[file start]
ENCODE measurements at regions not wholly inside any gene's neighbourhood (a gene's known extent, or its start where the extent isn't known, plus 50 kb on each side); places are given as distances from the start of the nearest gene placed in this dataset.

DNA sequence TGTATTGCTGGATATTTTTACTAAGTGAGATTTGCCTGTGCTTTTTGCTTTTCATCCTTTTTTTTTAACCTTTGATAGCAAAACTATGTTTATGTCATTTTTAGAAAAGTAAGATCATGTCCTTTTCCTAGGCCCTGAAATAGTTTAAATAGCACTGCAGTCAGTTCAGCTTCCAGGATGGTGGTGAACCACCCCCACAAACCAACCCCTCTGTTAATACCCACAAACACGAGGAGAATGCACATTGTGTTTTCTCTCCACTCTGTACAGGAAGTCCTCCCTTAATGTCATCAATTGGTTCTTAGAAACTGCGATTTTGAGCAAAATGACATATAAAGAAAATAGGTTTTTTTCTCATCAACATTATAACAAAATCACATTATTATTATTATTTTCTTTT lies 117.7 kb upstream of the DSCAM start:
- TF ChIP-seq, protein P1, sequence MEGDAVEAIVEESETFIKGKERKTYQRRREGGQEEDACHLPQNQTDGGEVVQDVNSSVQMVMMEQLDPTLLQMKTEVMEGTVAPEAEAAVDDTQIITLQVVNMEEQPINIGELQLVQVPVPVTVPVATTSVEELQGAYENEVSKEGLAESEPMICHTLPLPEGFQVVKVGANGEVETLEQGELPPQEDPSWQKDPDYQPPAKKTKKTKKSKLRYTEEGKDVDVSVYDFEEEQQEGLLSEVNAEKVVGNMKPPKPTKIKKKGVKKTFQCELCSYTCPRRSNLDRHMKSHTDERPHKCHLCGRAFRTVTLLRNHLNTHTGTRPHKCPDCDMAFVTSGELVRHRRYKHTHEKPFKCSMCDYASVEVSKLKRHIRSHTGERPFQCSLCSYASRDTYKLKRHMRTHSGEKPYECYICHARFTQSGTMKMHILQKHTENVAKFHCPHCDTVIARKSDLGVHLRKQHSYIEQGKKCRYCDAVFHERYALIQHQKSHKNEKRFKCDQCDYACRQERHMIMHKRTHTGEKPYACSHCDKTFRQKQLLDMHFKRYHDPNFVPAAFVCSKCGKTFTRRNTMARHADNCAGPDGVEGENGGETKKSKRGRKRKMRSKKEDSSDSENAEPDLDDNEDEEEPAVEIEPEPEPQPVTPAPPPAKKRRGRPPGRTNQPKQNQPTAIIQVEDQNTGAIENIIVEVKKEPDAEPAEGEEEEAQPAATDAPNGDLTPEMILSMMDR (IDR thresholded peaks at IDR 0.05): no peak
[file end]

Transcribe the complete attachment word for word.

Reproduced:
ENCODE measurements at regions not wholly inside any gene's neighbourhood (a gene's known extent, or its start where the extent isn't known, plus 50 kb on each side); places are given as distances from the start of the nearest gene placed in this dataset.

DNA sequence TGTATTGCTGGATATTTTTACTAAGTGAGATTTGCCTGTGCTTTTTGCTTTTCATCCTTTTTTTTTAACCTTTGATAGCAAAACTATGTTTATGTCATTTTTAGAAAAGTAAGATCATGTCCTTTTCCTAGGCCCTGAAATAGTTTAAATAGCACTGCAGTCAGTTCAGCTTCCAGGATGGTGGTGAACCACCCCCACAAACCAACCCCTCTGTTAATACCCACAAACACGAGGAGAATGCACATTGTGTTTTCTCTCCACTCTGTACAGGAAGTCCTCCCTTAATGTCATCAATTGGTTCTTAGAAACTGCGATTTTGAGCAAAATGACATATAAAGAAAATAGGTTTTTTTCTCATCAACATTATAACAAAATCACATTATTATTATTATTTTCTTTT lies 117.7 kb upstream of the DSCAM start:
- TF ChIP-seq, protein P1, sequence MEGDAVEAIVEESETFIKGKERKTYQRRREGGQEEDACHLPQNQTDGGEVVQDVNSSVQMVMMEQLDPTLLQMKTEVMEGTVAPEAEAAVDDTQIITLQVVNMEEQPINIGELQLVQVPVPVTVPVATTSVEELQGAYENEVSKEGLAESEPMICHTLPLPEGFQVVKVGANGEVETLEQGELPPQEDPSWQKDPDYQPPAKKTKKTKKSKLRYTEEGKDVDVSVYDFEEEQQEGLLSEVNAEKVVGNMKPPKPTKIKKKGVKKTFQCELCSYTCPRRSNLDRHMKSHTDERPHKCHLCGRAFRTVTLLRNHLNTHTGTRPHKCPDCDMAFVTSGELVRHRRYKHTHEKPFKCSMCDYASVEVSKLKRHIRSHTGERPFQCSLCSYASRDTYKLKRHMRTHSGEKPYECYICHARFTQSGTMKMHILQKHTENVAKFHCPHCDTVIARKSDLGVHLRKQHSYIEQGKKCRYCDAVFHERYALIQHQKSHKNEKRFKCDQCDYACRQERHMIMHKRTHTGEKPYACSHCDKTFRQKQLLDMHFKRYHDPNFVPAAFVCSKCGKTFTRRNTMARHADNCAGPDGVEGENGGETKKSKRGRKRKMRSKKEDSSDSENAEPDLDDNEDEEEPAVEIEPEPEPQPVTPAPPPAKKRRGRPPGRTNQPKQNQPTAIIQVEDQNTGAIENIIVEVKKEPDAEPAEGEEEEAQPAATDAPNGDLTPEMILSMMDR (IDR thresholded peaks at IDR 0.05): no peak